ISLAMABAD: ExxonMobilhas inked a deal with Universal Gas Distribution Company Pvt Ltd (UGDC) wherein the company would be importing private LNG for the first time in the history of Pakistan.
“Following the agreement, the first shipment of LNG is expected by the next month; the development is expected to change the entire gas landscape of Pakistan,” a statement issued on Wednesday read.
The agreement was signed by UGDC CEO Ghiyas Abdullah Paracha and ExxonMobil Vice President Richard Rayfieldin in the American city of Houston. UGDC was the first company to receive a private gas marketing licence in Pakistan.
Special Assistant to Prime Minister on Petroleum Nadeem Babar, ExxonMobil LNG Market Development Chairman Alex Volkov, Market Development President Irtiza Sayyed, ExxonMobil Country Manager Pakistan Shahrukh Mirza, senior officials of petroleum ministry and UGDC were also present on the occasion.
UGDC is a private gas distribution company incorporated with the Securities and Exchange Commission of Pakistan (SECP) and licenced by the Oil and Gas Regulatory Authority (OGRA).
“This is a historic day as ExxonMobil has decided to invest in Pakistan after a gap of 20 years,” Nadeem Babar said, pledging that the investors would be provided with an enabling environment in line with the vision of Prime Minister Imran Khan.
“The deal is an honour for Pakistan and we will promote ease of doing business to ensure investment in all the sectors, including the energy sector,” he maintained.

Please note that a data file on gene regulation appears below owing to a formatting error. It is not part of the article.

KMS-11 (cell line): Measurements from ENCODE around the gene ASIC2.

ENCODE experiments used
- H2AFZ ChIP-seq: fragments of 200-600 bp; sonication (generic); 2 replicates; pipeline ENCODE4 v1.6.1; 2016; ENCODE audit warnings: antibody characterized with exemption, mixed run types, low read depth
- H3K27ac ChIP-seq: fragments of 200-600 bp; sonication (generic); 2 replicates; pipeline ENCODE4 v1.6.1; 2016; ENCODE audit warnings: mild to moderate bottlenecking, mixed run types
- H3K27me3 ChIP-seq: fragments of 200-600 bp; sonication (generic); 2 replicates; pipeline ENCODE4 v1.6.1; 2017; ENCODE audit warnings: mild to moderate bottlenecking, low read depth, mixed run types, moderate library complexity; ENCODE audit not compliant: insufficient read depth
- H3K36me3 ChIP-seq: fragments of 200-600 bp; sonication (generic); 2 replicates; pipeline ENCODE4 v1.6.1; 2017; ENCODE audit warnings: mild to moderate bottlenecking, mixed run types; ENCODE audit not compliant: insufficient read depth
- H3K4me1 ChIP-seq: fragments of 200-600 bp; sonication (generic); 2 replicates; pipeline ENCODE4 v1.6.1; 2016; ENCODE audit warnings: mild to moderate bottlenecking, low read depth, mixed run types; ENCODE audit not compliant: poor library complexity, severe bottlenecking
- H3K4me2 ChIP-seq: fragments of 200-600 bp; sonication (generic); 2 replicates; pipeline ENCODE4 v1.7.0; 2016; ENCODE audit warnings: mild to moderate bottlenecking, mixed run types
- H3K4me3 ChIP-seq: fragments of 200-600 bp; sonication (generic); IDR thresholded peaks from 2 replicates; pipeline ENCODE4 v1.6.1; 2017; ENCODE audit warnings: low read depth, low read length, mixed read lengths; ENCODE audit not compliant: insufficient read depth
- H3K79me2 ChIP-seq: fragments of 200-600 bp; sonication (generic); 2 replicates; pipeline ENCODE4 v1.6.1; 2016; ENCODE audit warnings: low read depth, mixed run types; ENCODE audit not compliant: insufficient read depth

The petroleum adviser said that the government wanted to come out of the gas import bill and this deal is the first step in that direction. Investment by ExxonMobil would also propel other energy companies to invest in Pakistan, which would bring down the price of gas significantly, he added.
Alex Volkov and Irtiza Sayyed said they decided to invest in Pakistan after two decades with a vision to provide economical and environmentally-friendly gas to the consumers on a regular basis. “We will support UGDC so that it can overcome the shortage of gas in Pakistan,” said Alex Volkov.
Ghiyas Paracha said that the government had changed its ‘third-party rules’ to allow the private sector to import gas. “Now we will be able to buy surplus gas from terminals and also fuel from five upcoming terminals, which will revive the CNG sector.”
He said following the move, the gap between the prices of CNG and petrol would be reduced, fares would be decreased, $1 billion of foreign exchange per annum would be saved, two million vehicles would be converted to CNG and foreign investment would be attracted for the import of CNG kits and cylinders.